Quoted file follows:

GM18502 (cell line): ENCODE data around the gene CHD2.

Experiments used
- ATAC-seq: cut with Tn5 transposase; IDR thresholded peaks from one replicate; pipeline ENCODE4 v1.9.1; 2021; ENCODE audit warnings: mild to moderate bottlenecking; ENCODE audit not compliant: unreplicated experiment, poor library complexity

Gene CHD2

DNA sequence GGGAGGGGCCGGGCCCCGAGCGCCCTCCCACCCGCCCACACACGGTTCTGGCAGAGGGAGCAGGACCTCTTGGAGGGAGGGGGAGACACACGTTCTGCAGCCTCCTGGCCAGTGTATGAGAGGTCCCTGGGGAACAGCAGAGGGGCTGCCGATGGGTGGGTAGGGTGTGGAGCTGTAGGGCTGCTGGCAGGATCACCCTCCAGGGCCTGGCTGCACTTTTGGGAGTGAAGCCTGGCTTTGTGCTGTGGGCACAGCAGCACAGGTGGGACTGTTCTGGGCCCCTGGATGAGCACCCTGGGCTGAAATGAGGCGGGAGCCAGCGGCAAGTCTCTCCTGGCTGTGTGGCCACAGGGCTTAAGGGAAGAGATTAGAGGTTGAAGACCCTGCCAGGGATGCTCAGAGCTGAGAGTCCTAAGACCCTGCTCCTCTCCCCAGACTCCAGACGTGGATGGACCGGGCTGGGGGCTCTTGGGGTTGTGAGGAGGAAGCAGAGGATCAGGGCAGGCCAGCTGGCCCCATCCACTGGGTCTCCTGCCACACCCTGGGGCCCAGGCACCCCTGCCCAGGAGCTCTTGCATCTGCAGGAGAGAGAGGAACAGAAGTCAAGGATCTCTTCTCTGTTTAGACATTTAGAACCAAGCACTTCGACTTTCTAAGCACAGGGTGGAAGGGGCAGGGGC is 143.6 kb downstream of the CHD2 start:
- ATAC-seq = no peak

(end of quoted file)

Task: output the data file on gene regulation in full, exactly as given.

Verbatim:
GM18502 (cell line): ENCODE data around the gene CHD2.

Experiments used
- ATAC-seq: cut with Tn5 transposase; IDR thresholded peaks from one replicate; pipeline ENCODE4 v1.9.1; 2021; ENCODE audit warnings: mild to moderate bottlenecking; ENCODE audit not compliant: unreplicated experiment, poor library complexity

Gene CHD2

DNA sequence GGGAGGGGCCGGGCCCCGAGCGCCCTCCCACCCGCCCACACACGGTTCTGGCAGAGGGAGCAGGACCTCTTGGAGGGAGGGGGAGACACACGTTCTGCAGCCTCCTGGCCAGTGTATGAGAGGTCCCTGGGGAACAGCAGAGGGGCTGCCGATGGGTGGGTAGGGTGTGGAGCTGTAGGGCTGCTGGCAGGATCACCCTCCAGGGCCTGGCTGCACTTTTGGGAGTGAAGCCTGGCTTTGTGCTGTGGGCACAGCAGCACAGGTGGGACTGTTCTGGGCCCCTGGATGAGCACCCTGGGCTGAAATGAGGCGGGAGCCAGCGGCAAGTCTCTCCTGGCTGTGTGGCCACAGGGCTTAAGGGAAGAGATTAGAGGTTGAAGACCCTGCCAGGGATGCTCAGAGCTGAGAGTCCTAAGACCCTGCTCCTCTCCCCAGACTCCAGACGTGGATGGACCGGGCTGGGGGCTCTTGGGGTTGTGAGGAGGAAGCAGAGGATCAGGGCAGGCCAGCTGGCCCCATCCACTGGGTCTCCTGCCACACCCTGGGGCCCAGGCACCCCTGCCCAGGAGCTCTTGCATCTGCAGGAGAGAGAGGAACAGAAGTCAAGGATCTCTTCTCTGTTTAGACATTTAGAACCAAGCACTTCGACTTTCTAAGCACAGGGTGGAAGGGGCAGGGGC is 143.6 kb downstream of the CHD2 start:
- ATAC-seq = no peak